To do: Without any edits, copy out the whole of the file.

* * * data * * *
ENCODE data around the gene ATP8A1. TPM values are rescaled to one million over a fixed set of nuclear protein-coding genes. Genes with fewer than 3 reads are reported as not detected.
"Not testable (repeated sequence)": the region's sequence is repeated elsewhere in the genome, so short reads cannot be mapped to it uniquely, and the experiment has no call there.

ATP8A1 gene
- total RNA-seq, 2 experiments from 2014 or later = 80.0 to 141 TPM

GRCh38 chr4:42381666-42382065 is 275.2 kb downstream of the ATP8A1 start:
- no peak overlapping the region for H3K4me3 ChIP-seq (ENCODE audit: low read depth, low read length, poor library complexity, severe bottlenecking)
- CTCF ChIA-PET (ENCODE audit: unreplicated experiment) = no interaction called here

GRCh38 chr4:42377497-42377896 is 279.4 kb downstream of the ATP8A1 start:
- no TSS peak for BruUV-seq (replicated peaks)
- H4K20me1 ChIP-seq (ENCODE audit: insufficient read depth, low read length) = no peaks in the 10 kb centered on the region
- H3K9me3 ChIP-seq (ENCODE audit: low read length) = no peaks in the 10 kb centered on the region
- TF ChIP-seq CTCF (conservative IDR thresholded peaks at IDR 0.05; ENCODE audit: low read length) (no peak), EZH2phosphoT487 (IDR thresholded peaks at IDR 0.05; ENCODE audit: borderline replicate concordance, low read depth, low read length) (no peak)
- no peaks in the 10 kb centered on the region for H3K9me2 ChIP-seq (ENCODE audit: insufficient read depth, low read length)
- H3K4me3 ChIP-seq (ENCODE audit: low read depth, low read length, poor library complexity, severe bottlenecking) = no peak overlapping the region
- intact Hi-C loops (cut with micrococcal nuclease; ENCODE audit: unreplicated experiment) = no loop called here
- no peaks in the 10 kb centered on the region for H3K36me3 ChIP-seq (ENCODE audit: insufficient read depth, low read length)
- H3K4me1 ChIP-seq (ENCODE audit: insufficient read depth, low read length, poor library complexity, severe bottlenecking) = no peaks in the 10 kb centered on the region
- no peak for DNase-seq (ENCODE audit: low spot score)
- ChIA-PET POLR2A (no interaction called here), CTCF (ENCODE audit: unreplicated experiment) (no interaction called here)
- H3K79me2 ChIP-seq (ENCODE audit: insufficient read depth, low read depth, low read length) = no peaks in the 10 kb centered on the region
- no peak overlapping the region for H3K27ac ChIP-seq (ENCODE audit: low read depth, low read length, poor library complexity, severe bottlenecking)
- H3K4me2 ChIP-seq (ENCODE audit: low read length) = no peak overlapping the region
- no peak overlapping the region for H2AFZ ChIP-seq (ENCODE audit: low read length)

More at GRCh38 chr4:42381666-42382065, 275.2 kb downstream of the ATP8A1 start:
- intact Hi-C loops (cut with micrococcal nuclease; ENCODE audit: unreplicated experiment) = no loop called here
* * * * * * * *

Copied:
ENCODE data around the gene ATP8A1. TPM values are rescaled to one million over a fixed set of nuclear protein-coding genes. Genes with fewer than 3 reads are reported as not detected.
"Not testable (repeated sequence)": the region's sequence is repeated elsewhere in the genome, so short reads cannot be mapped to it uniquely, and the experiment has no call there.

ATP8A1 gene
- total RNA-seq, 2 experiments from 2014 or later = 80.0 to 141 TPM

GRCh38 chr4:42381666-42382065 is 275.2 kb downstream of the ATP8A1 start:
- no peak overlapping the region for H3K4me3 ChIP-seq (ENCODE audit: low read depth, low read length, poor library complexity, severe bottlenecking)
- CTCF ChIA-PET (ENCODE audit: unreplicated experiment) = no interaction called here

GRCh38 chr4:42377497-42377896 is 279.4 kb downstream of the ATP8A1 start:
- no TSS peak for BruUV-seq (replicated peaks)
- H4K20me1 ChIP-seq (ENCODE audit: insufficient read depth, low read length) = no peaks in the 10 kb centered on the region
- H3K9me3 ChIP-seq (ENCODE audit: low read length) = no peaks in the 10 kb centered on the region
- TF ChIP-seq CTCF (conservative IDR thresholded peaks at IDR 0.05; ENCODE audit: low read length) (no peak), EZH2phosphoT487 (IDR thresholded peaks at IDR 0.05; ENCODE audit: borderline replicate concordance, low read depth, low read length) (no peak)
- no peaks in the 10 kb centered on the region for H3K9me2 ChIP-seq (ENCODE audit: insufficient read depth, low read length)
- H3K4me3 ChIP-seq (ENCODE audit: low read depth, low read length, poor library complexity, severe bottlenecking) = no peak overlapping the region
- intact Hi-C loops (cut with micrococcal nuclease; ENCODE audit: unreplicated experiment) = no loop called here
- no peaks in the 10 kb centered on the region for H3K36me3 ChIP-seq (ENCODE audit: insufficient read depth, low read length)
- H3K4me1 ChIP-seq (ENCODE audit: insufficient read depth, low read length, poor library complexity, severe bottlenecking) = no peaks in the 10 kb centered on the region
- no peak for DNase-seq (ENCODE audit: low spot score)
- ChIA-PET POLR2A (no interaction called here), CTCF (ENCODE audit: unreplicated experiment) (no interaction called here)
- H3K79me2 ChIP-seq (ENCODE audit: insufficient read depth, low read depth, low read length) = no peaks in the 10 kb centered on the region
- no peak overlapping the region for H3K27ac ChIP-seq (ENCODE audit: low read depth, low read length, poor library complexity, severe bottlenecking)
- H3K4me2 ChIP-seq (ENCODE audit: low read length) = no peak overlapping the region
- no peak overlapping the region for H2AFZ ChIP-seq (ENCODE audit: low read length)

More at GRCh38 chr4:42381666-42382065, 275.2 kb downstream of the ATP8A1 start:
- intact Hi-C loops (cut with micrococcal nuclease; ENCODE audit: unreplicated experiment) = no loop called here